TP53 Codon 72 Polymorphism and Breast Cancer in Northern Iran
The p53 gene is one of the most extensively studied human genes because of its role as a tumor suppressor gene. Its diverse functions include DNA binding, cell cycle control, DNA repair, differentiation, genomic plasticity, and apoptosis. A common polymorphism of the p53 gene at codon 72 has been associated with human cancer susceptibility and prognosis. In this study, we investigated p53 codon 72 polymorphism in 42 breast cancer cases and 60 healthy individual in northern Iran. Genomic DNA was extracted from fresh tumor tissues of patients and blood samples of healthy individuals. AS-PCR method was applied for determination of codon 72 polymorphism. The distribution of genotypes in breast cancer cases and controls were different (p = 0.001). Pro allele was significantly associated with the presence of breast cancer (odds ratio = 1.5 and 95% confidence interval = 0.85‐2.63). Pro/Pro genotype was overrepresented in breast cancer. Based on these data, it is suggested that Pro allele may modify the risk of breast cancer in northern Iranian women.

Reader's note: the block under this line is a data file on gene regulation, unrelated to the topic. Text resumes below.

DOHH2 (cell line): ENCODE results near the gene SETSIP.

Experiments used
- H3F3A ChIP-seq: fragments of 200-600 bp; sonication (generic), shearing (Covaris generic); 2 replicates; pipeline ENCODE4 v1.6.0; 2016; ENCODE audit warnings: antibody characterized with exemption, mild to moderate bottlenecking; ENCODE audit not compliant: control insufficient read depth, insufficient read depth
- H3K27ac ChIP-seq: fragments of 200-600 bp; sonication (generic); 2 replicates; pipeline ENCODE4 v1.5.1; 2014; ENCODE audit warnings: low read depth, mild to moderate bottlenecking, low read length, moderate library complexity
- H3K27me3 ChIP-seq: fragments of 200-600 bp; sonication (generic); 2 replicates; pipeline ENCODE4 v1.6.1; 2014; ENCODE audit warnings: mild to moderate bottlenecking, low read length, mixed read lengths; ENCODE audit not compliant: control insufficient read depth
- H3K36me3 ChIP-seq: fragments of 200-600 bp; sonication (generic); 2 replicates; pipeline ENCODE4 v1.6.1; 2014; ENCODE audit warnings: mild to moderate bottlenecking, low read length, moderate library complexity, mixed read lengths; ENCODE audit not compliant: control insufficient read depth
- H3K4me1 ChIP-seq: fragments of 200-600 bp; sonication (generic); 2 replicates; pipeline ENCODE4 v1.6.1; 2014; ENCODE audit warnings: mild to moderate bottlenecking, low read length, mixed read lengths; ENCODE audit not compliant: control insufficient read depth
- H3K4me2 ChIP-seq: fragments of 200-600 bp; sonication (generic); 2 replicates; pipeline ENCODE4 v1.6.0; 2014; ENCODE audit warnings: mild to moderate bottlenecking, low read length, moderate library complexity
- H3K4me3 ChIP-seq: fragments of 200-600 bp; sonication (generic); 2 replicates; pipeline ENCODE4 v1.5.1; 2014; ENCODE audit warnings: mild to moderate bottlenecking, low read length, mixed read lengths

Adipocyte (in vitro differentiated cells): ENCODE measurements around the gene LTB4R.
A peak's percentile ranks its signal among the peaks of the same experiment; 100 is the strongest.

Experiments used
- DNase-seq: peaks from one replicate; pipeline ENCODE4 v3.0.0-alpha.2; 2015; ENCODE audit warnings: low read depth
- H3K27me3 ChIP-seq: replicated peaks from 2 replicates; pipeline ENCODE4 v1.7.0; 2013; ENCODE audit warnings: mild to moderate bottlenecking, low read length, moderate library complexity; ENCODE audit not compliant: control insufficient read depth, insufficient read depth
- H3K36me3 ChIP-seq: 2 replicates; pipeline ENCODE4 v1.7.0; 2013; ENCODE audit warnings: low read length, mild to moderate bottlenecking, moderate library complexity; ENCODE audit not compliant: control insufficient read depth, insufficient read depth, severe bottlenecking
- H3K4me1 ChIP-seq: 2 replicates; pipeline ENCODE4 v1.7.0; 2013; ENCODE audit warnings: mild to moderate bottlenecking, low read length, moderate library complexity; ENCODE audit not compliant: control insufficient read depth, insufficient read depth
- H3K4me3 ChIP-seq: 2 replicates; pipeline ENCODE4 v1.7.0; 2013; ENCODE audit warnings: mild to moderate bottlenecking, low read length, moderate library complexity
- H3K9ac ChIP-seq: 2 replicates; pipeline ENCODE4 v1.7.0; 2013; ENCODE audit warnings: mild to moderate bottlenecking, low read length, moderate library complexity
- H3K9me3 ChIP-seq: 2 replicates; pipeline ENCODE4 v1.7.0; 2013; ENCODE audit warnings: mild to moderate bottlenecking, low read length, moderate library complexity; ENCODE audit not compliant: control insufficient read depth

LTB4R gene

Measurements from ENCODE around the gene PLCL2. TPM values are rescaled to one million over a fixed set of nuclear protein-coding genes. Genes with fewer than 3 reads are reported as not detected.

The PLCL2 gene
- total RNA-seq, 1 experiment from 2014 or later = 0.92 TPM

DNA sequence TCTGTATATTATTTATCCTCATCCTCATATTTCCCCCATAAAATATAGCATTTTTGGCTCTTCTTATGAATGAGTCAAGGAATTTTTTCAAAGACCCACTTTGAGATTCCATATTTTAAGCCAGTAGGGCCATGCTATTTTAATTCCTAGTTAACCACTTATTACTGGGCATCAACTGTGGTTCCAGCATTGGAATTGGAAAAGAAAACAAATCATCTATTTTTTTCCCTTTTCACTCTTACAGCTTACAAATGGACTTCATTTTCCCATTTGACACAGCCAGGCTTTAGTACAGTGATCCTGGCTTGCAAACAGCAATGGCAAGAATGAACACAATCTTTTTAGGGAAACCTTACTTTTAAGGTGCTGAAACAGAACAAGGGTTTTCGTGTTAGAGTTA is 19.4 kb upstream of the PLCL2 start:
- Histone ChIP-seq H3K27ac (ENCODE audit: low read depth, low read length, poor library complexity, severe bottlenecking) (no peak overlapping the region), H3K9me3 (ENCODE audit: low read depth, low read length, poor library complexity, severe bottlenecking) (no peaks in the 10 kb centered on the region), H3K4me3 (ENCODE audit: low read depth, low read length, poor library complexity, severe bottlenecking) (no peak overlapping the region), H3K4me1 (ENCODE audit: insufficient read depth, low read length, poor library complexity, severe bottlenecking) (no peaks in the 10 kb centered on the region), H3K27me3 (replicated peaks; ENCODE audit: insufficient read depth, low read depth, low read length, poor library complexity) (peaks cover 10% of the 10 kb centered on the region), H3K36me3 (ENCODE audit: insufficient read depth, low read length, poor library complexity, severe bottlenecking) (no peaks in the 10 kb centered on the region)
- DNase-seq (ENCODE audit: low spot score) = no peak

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Document Type: Research Article
Publication date: 2009-01-01
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- Formerly: Oncology Research Incorporating Anti-Cancer Drug Design
Oncology Research Featuring Preclinical and Clincal Cancer Therapeutics publishes research of the highest quality that contributes to an understanding of cancer in areas of molecular biology, cell biology, biochemistry, biophysics, genetics, biology, endocrinology, and immunology, as well as studies on the mechanism of action of carcinogens and therapeutic agents, reports dealing with cancer prevention and epidemiology, and clinical trials delineating effective new therapeutic regimens.